Why? Because gold is carried on the Fed's books at $42 an ounce. I cannot remember the last time gold was $42 an ounce.
Interviewed Monday this week on the "Trading Day" program of Business News Network in Canada, former Federal Reserve Governor Lyle Gramley hinted that a big upward revaluation of gold may figure heavily in the Fed's attempt to rescue the U.S. economy.
The program's guest host, Niall Ferguson, an author and history professor at Harvard, asked Gramley, now senior adviser at Stanford Group in Houston, about the seemingly grotesque expansion of the Fed's balance sheet in recent months.
Ferguson asked: "I've heard it said that the Fed has turned into a government-owned hedge fund, leveraged at 50 to 1. Do you feel nervous about what this might actually do to the Fed's reputation?"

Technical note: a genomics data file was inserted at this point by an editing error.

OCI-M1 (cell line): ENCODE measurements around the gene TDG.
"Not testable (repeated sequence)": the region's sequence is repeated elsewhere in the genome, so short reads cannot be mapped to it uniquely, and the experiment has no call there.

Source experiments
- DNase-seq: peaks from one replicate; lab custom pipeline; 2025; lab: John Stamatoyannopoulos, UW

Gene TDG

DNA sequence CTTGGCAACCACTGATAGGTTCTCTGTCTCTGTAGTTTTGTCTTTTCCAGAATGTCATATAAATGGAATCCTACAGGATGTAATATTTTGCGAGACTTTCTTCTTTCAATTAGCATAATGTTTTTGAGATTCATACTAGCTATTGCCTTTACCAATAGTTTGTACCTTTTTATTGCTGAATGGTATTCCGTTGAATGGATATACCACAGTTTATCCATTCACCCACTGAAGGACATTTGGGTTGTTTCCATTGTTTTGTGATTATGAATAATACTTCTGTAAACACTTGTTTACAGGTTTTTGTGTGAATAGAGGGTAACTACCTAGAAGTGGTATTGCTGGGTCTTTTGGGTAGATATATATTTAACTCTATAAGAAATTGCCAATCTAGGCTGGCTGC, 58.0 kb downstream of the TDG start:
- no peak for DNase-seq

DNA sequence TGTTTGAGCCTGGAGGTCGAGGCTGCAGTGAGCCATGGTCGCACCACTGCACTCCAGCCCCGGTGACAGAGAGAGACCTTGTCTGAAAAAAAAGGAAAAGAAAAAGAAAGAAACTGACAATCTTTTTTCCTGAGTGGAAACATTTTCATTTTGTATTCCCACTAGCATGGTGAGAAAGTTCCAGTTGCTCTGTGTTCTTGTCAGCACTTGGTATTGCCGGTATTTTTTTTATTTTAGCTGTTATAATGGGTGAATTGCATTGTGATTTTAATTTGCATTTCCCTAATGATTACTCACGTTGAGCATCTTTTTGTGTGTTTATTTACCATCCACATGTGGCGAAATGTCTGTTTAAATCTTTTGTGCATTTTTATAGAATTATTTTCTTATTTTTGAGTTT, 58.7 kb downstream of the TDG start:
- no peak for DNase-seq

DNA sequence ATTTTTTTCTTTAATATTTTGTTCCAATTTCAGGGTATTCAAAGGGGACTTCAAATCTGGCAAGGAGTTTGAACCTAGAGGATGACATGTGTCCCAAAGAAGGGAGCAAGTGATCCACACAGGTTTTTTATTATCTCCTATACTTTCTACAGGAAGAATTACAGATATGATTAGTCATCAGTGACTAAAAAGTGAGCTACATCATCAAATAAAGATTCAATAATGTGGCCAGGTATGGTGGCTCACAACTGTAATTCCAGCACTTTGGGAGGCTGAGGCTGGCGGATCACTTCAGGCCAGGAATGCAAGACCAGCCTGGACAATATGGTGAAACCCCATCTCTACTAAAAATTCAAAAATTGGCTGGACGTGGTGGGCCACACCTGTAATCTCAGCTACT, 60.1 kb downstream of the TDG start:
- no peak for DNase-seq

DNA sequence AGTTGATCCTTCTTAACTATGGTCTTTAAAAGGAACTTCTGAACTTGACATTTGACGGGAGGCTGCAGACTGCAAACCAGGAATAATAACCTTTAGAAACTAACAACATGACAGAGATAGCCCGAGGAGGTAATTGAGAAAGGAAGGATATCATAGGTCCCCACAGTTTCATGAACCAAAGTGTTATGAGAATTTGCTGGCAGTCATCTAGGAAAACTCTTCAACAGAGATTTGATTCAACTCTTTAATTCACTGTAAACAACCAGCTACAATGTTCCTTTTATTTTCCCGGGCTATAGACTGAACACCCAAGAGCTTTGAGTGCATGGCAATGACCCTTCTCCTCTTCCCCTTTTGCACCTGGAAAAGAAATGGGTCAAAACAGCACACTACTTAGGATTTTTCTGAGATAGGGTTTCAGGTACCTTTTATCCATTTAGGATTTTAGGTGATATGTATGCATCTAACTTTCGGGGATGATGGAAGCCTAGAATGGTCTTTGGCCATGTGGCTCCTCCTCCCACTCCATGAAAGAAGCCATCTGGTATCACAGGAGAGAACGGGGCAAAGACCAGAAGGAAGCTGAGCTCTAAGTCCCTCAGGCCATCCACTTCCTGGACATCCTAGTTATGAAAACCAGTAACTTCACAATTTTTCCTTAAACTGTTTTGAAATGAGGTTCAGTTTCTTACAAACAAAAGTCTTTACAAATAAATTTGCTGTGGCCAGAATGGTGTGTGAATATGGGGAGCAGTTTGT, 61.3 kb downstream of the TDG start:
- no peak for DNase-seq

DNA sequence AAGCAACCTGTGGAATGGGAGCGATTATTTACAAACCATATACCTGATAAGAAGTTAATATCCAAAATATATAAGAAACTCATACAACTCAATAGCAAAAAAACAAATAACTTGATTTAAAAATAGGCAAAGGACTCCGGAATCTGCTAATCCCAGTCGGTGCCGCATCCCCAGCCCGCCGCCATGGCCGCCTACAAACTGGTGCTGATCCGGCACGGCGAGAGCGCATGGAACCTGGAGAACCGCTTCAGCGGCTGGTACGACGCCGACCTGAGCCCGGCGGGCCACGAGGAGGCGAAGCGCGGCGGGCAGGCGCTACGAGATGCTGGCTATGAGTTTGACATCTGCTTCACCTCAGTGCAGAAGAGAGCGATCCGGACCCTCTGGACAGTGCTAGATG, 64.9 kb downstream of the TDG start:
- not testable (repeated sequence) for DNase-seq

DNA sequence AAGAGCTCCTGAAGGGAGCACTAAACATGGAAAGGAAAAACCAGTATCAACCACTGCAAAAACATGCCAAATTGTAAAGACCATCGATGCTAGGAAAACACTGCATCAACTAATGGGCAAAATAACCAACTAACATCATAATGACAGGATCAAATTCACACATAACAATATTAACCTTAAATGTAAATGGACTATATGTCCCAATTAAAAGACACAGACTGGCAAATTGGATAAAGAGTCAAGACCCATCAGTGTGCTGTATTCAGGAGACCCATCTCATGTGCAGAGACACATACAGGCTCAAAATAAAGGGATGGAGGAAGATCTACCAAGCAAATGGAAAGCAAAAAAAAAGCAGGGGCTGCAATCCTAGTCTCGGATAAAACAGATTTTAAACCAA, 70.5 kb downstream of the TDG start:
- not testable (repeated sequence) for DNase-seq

Gramley replied: "I think you have to reckon with the fact that one of the Fed's assets is gold certificates, which are priced, as I remember, at $42 an ounce, and if we were to price them at market prices, the Fed's leverage would look a lot less than it is now."
Further commentary from Division of Labor.
Gramley has a point. According to the Fed's latest H.4.1 balance sheet release, current Fed gold @$42.22/oz = $11b. Multiplying by 822/42.22 makes it approx. $215b. That would raise the book value of the Fed's capital by the difference of approx. $204b, from $43b (2% of its $2262b assets) to $247b (11%). So if we mark the gold to market, the Fed's balance-sheet leveraging falls from 50:1 down to only 9:1.
I wonder what the Fed's balance sheet would look like if FAS 157 were applied.